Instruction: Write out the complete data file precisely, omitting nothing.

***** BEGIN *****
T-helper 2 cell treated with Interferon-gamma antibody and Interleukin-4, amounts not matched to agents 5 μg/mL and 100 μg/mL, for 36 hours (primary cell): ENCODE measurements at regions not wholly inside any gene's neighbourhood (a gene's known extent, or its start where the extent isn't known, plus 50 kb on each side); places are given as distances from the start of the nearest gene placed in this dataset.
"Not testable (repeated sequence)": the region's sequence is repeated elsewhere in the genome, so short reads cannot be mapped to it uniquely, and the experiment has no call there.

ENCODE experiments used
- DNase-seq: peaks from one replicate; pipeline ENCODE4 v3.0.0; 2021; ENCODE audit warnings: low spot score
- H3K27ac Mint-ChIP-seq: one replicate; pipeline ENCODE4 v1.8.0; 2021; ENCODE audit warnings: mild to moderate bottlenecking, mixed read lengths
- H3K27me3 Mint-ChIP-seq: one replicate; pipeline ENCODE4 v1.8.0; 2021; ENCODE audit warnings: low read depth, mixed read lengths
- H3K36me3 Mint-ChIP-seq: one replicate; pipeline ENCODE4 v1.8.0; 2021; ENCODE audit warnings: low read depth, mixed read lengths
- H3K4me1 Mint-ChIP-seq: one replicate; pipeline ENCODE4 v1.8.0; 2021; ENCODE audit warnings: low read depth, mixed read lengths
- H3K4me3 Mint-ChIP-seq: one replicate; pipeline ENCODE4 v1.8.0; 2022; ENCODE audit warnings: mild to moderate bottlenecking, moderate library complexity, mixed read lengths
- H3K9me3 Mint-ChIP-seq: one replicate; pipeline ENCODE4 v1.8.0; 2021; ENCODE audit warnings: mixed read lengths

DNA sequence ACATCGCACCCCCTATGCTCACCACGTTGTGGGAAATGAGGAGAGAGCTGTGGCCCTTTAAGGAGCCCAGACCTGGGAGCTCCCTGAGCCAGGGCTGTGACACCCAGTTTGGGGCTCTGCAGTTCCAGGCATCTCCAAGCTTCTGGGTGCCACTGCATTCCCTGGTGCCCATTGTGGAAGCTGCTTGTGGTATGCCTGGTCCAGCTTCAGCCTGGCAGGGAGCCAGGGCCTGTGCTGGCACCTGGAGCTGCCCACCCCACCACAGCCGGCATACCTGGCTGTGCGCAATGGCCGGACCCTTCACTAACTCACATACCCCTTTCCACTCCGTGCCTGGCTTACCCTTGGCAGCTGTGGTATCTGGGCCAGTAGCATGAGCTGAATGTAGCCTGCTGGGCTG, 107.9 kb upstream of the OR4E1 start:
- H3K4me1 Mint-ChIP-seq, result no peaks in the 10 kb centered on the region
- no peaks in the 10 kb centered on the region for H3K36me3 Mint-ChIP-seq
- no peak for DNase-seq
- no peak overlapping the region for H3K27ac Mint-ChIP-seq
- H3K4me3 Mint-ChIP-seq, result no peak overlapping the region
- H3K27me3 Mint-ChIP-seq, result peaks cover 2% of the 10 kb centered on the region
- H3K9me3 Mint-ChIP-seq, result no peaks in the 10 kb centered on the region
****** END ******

T-helper 2 cell treated with Interferon-gamma antibody and Interleukin-4, amounts not matched to agents 5 μg/mL and 100 μg/mL, for 36 hours (primary cell): ENCODE measurements at regions not wholly inside any gene's neighbourhood (a gene's known extent, or its start where the extent isn't known, plus 50 kb on each side); places are given as distances from the start of the nearest gene placed in this dataset.
"Not testable (repeated sequence)": the region's sequence is repeated elsewhere in the genome, so short reads cannot be mapped to it uniquely, and the experiment has no call there.

ENCODE experiments used
- DNase-seq: peaks from one replicate; pipeline ENCODE4 v3.0.0; 2021; ENCODE audit warnings: low spot score
- H3K27ac Mint-ChIP-seq: one replicate; pipeline ENCODE4 v1.8.0; 2021; ENCODE audit warnings: mild to moderate bottlenecking, mixed read lengths
- H3K27me3 Mint-ChIP-seq: one replicate; pipeline ENCODE4 v1.8.0; 2021; ENCODE audit warnings: low read depth, mixed read lengths
- H3K36me3 Mint-ChIP-seq: one replicate; pipeline ENCODE4 v1.8.0; 2021; ENCODE audit warnings: low read depth, mixed read lengths
- H3K4me1 Mint-ChIP-seq: one replicate; pipeline ENCODE4 v1.8.0; 2021; ENCODE audit warnings: low read depth, mixed read lengths
- H3K4me3 Mint-ChIP-seq: one replicate; pipeline ENCODE4 v1.8.0; 2022; ENCODE audit warnings: mild to moderate bottlenecking, moderate library complexity, mixed read lengths
- H3K9me3 Mint-ChIP-seq: one replicate; pipeline ENCODE4 v1.8.0; 2021; ENCODE audit warnings: mixed read lengths

DNA sequence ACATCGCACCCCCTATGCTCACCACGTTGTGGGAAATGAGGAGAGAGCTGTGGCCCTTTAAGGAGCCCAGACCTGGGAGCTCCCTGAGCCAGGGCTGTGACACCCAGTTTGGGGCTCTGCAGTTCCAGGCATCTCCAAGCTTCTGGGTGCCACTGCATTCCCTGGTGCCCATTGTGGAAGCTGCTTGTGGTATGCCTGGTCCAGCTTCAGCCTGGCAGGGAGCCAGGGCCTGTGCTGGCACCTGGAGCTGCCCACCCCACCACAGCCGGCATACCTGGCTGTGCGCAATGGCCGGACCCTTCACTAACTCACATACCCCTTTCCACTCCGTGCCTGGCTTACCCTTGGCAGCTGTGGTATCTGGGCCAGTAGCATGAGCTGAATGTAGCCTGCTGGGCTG, 107.9 kb upstream of the OR4E1 start:
- H3K4me1 Mint-ChIP-seq, result no peaks in the 10 kb centered on the region
- no peaks in the 10 kb centered on the region for H3K36me3 Mint-ChIP-seq
- no peak for DNase-seq
- no peak overlapping the region for H3K27ac Mint-ChIP-seq
- H3K4me3 Mint-ChIP-seq, result no peak overlapping the region
- H3K27me3 Mint-ChIP-seq, result peaks cover 2% of the 10 kb centered on the region
- H3K9me3 Mint-ChIP-seq, result no peaks in the 10 kb centered on the region